• capo and play different voicing of the chords
  • play palm-muted power chords in a higher voicing
  • play an arpeggio of the same open chord or a varied voicing
  • lay out (a novel concept)
  • play a counter melody using single notes

How to Kick Someone Out of the Band (nicely)

Nancy Beach has a post about a colleague that believed they needed to ask a Worship Band member to step down in order to take the team to the “next level.” I’ve been there.

To start, there are 2 main things I look for when selecting new Worship Band members. First there needs to be a heart attitude of worship, and a desire to be a servant. Second there needs to be clear gifting in the area they desire to serve in. Both of these things are necessary. Sometimes we invite someone into the Band when only one of these qualities is developed, and use the opportunity to move them along where they are lacking. Sometimes it isn’t immediately obvious that they have what it takes in both these areas. When you’re not sure, you have to go slow. Ask them to come to rehearsals, but not to lead on Sundays. For vocalists, ask them to sing in the choir for a few months before singing on a mic up front. See how that rubs them. Their reaction (and whether they even stick around) will clue you into where their heart is.

But what about someone who is not up to par in the musical/technical side. Here are my suggestions in handling that:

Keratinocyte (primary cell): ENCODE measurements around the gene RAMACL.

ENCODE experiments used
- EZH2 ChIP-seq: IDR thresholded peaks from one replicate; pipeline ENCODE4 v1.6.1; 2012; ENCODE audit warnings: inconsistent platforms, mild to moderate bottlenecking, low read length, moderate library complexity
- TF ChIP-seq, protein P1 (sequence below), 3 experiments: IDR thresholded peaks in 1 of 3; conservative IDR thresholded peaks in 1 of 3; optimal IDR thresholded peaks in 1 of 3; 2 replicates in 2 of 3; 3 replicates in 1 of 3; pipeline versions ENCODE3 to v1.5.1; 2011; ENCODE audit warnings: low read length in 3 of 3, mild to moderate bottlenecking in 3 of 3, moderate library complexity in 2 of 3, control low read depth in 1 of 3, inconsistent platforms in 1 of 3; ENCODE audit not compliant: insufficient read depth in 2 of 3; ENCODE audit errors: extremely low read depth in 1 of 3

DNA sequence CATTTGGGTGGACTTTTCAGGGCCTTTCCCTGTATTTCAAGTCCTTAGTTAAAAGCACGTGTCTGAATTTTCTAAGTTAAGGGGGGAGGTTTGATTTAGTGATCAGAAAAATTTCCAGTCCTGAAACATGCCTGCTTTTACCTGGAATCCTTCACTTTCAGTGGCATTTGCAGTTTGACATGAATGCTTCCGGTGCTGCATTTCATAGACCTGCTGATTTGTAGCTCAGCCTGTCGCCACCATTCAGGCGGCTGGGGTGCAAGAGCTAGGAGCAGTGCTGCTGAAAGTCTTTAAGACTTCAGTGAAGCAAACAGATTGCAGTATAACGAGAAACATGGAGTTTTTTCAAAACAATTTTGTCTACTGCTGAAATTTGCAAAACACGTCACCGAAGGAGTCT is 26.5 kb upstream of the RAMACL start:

1. Let them know the expectations. Tell them you expect a degree of excellence in the presentation of music, and this requires practice apart from band rehearsal. Bottom line – a musical mistake equals a potential distraction in people connecting with God in worship.

2. Be specific. If it is a stylistic problem, tell them how you want it. If it is a technique problem, give helpful suggestions how to improve. Offer to help via lessons outside rehearsal. You can’t just tell them it’s not good enough and not provide a chance to correct it and grow.

3. Put the burden on them. Let them know that unless they get help and improve, we don’t have a place for you to serve here

4. Offer another venue for them to continue to serve and improve in. There are usually other places that need musical leadership: children’s church, youth band, small groups, prison ministry, etc. Let them serve somewhere else.

In the end, a band is only as good as it’s worst player. If efforts are made to improve and nothing is working, you have to cut the cord. Tell them, “We love you, but God has not gifted you to serve in this area. We know He has somewhere else for you to serve here.”

Worship Band Tune Up, part 2

Read “Worship Band Tune Up, part 1” here.

2. In guitar driven worship, the keyboard should use pads and strings so not to conflict with the rhythm of the guitar.

Depending on what God gives you, your band may be more guitar driven than keyboard driven. The instrument “driving” the band is the one that the lead worshiper usually plays. It’s also the instrument that starts most songs, and sets the rhythms that other instruments play to. If you’re blessed, you have a band that can be both guitar and keyboard driven, depending on the need of the song. Then you can add variety and depth to your worship music.